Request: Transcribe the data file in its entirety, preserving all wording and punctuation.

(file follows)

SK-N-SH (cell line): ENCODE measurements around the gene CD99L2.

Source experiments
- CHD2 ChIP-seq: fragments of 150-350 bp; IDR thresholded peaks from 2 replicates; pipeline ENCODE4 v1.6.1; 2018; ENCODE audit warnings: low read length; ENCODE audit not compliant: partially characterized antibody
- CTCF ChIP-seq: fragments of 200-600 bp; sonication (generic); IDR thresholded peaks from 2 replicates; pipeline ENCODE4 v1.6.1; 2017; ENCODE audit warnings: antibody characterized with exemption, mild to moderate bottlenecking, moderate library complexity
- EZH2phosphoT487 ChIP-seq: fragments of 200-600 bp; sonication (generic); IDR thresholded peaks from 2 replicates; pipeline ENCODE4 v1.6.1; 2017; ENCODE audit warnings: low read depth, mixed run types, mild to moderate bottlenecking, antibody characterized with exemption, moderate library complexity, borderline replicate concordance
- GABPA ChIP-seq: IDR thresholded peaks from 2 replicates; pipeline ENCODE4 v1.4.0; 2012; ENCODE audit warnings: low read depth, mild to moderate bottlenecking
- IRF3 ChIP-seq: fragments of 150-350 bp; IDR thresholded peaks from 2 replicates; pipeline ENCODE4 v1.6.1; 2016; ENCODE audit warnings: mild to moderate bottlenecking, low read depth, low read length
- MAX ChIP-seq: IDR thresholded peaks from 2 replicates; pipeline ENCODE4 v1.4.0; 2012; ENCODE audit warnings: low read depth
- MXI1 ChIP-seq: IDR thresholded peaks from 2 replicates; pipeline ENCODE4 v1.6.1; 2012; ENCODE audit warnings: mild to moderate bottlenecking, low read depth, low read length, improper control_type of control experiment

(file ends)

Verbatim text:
SK-N-SH (cell line): ENCODE measurements around the gene CD99L2.

Source experiments
- CHD2 ChIP-seq: fragments of 150-350 bp; IDR thresholded peaks from 2 replicates; pipeline ENCODE4 v1.6.1; 2018; ENCODE audit warnings: low read length; ENCODE audit not compliant: partially characterized antibody
- CTCF ChIP-seq: fragments of 200-600 bp; sonication (generic); IDR thresholded peaks from 2 replicates; pipeline ENCODE4 v1.6.1; 2017; ENCODE audit warnings: antibody characterized with exemption, mild to moderate bottlenecking, moderate library complexity
- EZH2phosphoT487 ChIP-seq: fragments of 200-600 bp; sonication (generic); IDR thresholded peaks from 2 replicates; pipeline ENCODE4 v1.6.1; 2017; ENCODE audit warnings: low read depth, mixed run types, mild to moderate bottlenecking, antibody characterized with exemption, moderate library complexity, borderline replicate concordance
- GABPA ChIP-seq: IDR thresholded peaks from 2 replicates; pipeline ENCODE4 v1.4.0; 2012; ENCODE audit warnings: low read depth, mild to moderate bottlenecking
- IRF3 ChIP-seq: fragments of 150-350 bp; IDR thresholded peaks from 2 replicates; pipeline ENCODE4 v1.6.1; 2016; ENCODE audit warnings: mild to moderate bottlenecking, low read depth, low read length
- MAX ChIP-seq: IDR thresholded peaks from 2 replicates; pipeline ENCODE4 v1.4.0; 2012; ENCODE audit warnings: low read depth
- MXI1 ChIP-seq: IDR thresholded peaks from 2 replicates; pipeline ENCODE4 v1.6.1; 2012; ENCODE audit warnings: mild to moderate bottlenecking, low read depth, low read length, improper control_type of control experiment